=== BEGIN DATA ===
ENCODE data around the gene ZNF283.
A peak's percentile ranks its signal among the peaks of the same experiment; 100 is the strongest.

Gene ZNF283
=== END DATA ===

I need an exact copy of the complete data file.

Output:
ENCODE data around the gene ZNF283.
A peak's percentile ranks its signal among the peaks of the same experiment; 100 is the strongest.

Gene ZNF283